Religion, the church, faith, and celebrating marriage

Religion, the church, faith, and celebrating marriage

Ana recently asked me to write a blog post about interfaith and interracial marriage ceremonies. What a loaded topic!

I didn’t know what to write, until I realised that the topic was fairly well covered recently by an email from a local high school student who asked of me an “Expert Authority Statement” on religion, the church, rituals and marriage.

So, Ana, I hope this helps – and if you’re trying to figure out how to mix your faith or religion (or lack of) with getting married, read on.

​What do you think the purpose of marriage is?

Marriage is a union of two people and it’s purpose is to create a place where those two individuals can create a life together, exclusive of anyone else. That union brings legal benefits and assumptions, but ultimately it’s a personal and intimate union, created for the primary benefit of the individuals, bringing secondary benefits to the community and society.

Being a civil celebrant, what difference do you see between religious marriages and the ones you conduct?

I don’t see any difference between religious marriages and civil marriages. Any and all marriages are intimate and personal – it’s the celebration that differs – and commonly religious celebrations of marriage are quite antiquated, odd, impersonal, and out of touch with modern relationships.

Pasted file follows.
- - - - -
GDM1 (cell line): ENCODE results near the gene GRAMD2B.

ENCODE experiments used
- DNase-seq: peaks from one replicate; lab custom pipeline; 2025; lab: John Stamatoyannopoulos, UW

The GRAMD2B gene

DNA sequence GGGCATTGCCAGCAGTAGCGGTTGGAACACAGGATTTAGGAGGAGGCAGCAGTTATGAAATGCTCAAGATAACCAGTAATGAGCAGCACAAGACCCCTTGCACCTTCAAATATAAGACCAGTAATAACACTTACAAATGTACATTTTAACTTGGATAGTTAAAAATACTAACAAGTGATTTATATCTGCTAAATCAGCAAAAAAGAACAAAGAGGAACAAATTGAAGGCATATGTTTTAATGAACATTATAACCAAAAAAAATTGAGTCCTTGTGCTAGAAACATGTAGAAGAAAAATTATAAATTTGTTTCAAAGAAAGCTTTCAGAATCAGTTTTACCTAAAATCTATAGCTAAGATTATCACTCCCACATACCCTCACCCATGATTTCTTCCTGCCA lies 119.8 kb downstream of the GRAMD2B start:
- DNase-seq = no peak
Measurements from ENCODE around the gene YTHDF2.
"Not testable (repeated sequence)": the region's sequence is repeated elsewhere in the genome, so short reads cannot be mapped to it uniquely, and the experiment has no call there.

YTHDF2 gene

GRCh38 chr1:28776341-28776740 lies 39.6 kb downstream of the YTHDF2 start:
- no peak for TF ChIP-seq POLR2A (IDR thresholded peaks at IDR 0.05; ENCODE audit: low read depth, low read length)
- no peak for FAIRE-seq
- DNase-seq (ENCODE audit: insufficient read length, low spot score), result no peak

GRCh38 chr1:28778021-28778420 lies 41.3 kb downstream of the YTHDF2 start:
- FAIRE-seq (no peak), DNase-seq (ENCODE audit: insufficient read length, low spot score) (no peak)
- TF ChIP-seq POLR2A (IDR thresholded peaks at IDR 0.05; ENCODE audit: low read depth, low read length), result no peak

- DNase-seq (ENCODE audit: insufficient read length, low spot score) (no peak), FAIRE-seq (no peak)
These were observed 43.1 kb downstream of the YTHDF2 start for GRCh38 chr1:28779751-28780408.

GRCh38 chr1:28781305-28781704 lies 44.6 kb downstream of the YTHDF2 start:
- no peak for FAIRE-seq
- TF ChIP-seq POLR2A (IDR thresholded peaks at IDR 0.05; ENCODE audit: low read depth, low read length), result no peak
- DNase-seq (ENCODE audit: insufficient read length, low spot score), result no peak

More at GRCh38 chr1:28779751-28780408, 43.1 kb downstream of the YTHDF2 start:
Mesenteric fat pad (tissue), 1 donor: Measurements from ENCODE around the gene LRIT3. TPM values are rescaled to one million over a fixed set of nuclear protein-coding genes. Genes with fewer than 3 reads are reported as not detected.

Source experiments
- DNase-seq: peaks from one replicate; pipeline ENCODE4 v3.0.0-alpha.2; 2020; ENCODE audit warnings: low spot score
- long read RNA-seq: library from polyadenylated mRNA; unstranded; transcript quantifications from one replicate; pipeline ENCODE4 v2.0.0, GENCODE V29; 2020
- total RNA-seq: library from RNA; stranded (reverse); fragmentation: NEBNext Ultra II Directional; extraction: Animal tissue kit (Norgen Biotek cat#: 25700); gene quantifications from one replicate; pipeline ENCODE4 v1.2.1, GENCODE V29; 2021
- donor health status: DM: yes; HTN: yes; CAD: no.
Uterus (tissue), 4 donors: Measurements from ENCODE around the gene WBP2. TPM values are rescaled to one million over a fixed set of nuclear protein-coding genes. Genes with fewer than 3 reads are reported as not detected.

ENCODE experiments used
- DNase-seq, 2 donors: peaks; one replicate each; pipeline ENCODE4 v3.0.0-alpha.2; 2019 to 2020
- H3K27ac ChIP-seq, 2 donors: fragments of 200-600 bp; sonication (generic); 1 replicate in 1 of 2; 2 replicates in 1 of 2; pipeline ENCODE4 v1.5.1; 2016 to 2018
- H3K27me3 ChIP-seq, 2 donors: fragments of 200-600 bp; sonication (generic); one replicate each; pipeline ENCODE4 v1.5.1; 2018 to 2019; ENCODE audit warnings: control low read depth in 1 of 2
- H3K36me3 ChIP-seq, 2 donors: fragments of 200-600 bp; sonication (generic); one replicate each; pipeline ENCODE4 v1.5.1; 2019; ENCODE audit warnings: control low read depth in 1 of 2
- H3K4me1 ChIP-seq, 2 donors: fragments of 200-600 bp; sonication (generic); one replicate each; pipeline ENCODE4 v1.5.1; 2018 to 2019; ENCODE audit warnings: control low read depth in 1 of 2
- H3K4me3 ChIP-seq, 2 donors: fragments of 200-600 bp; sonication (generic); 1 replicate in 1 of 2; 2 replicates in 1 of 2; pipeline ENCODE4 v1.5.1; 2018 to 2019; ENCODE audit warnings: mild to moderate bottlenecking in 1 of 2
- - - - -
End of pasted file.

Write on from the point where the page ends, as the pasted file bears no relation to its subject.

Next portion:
Religious marriages are known as sacraments rather than ceremonies Do you feel there are benefits in a civil wedding in comparison to a religious wedding?

​The benefit of a civil ceremony is the creation of a space for you both as a couple to find your own way, respectful of your culture, your preferences, and your tastes.

On marriages that are conducted religiously, do you feel that there isn’t actually a connection to God and rather the marriage is as a result of conformity to parents?

​My experience is that many people are married in religious marriage ceremonies for the benefit of others, not themselves. Even some marriage ceremonies I perform in chapels are in the chapels to appease a grandparent. How crazy is that?!

What are your opinions on marriage? (who it should be between, pushed in society etc.)

My opinion on marriage is that it’s a good and beneficial union to be in. It firstly benefits yourself by creating a space where you and your favourite human can be together organically, naturally, without stress or worry about the status of your relationship. There are community and societal benefits to couples committing to each other for life, and even side effects like making families and friendships, but families have been made outside of marriages for decades now, and couples are more than able to be together without a marriage, so the primary benefit to joining a union called marriage is to make a path forward where the two of you being together is not a variable, but a certainty.

Could you describe to me your views on religion and rituals coexisting?